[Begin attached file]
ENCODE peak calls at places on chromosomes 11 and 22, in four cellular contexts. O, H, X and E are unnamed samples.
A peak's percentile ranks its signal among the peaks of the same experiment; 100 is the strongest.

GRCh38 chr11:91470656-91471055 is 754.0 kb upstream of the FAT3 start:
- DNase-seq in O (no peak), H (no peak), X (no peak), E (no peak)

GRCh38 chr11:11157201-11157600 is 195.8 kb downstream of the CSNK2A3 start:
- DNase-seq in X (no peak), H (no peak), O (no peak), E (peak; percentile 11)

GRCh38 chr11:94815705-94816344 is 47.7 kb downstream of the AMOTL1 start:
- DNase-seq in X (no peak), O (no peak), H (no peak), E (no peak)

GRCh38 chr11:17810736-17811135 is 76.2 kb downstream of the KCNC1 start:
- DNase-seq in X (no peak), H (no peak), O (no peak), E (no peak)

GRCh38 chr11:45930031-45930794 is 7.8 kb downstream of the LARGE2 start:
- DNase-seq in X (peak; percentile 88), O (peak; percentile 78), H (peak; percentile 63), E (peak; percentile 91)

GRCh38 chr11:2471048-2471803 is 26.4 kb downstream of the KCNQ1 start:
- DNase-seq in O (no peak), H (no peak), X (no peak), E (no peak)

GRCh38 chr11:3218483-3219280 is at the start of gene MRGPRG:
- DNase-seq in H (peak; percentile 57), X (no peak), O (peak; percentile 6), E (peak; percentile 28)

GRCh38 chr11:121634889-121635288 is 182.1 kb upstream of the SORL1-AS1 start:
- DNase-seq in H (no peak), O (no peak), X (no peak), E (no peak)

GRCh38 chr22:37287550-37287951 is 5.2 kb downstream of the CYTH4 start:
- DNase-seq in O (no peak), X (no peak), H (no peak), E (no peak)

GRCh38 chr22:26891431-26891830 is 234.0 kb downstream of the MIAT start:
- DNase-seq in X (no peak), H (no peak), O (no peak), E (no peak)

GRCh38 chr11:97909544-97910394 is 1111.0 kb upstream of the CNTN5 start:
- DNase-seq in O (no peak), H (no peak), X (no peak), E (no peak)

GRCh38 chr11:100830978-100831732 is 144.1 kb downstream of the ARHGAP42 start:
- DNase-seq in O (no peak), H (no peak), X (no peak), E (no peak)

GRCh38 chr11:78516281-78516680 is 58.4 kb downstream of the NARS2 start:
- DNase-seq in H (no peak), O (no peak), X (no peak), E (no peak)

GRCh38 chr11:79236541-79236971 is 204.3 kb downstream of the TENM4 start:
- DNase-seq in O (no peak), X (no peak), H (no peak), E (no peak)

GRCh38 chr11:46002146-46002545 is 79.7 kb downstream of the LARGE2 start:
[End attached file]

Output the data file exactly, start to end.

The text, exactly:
ENCODE peak calls at places on chromosomes 11 and 22, in four cellular contexts. O, H, X and E are unnamed samples.
A peak's percentile ranks its signal among the peaks of the same experiment; 100 is the strongest.

GRCh38 chr11:91470656-91471055 is 754.0 kb upstream of the FAT3 start:
- DNase-seq in O (no peak), H (no peak), X (no peak), E (no peak)

GRCh38 chr11:11157201-11157600 is 195.8 kb downstream of the CSNK2A3 start:
- DNase-seq in X (no peak), H (no peak), O (no peak), E (peak; percentile 11)

GRCh38 chr11:94815705-94816344 is 47.7 kb downstream of the AMOTL1 start:
- DNase-seq in X (no peak), O (no peak), H (no peak), E (no peak)

GRCh38 chr11:17810736-17811135 is 76.2 kb downstream of the KCNC1 start:
- DNase-seq in X (no peak), H (no peak), O (no peak), E (no peak)

GRCh38 chr11:45930031-45930794 is 7.8 kb downstream of the LARGE2 start:
- DNase-seq in X (peak; percentile 88), O (peak; percentile 78), H (peak; percentile 63), E (peak; percentile 91)

GRCh38 chr11:2471048-2471803 is 26.4 kb downstream of the KCNQ1 start:
- DNase-seq in O (no peak), H (no peak), X (no peak), E (no peak)

GRCh38 chr11:3218483-3219280 is at the start of gene MRGPRG:
- DNase-seq in H (peak; percentile 57), X (no peak), O (peak; percentile 6), E (peak; percentile 28)

GRCh38 chr11:121634889-121635288 is 182.1 kb upstream of the SORL1-AS1 start:
- DNase-seq in H (no peak), O (no peak), X (no peak), E (no peak)

GRCh38 chr22:37287550-37287951 is 5.2 kb downstream of the CYTH4 start:
- DNase-seq in O (no peak), X (no peak), H (no peak), E (no peak)

GRCh38 chr22:26891431-26891830 is 234.0 kb downstream of the MIAT start:
- DNase-seq in X (no peak), H (no peak), O (no peak), E (no peak)

GRCh38 chr11:97909544-97910394 is 1111.0 kb upstream of the CNTN5 start:
- DNase-seq in O (no peak), H (no peak), X (no peak), E (no peak)

GRCh38 chr11:100830978-100831732 is 144.1 kb downstream of the ARHGAP42 start:
- DNase-seq in O (no peak), H (no peak), X (no peak), E (no peak)

GRCh38 chr11:78516281-78516680 is 58.4 kb downstream of the NARS2 start:
- DNase-seq in H (no peak), O (no peak), X (no peak), E (no peak)

GRCh38 chr11:79236541-79236971 is 204.3 kb downstream of the TENM4 start:
- DNase-seq in O (no peak), X (no peak), H (no peak), E (no peak)

GRCh38 chr11:46002146-46002545 is 79.7 kb downstream of the LARGE2 start: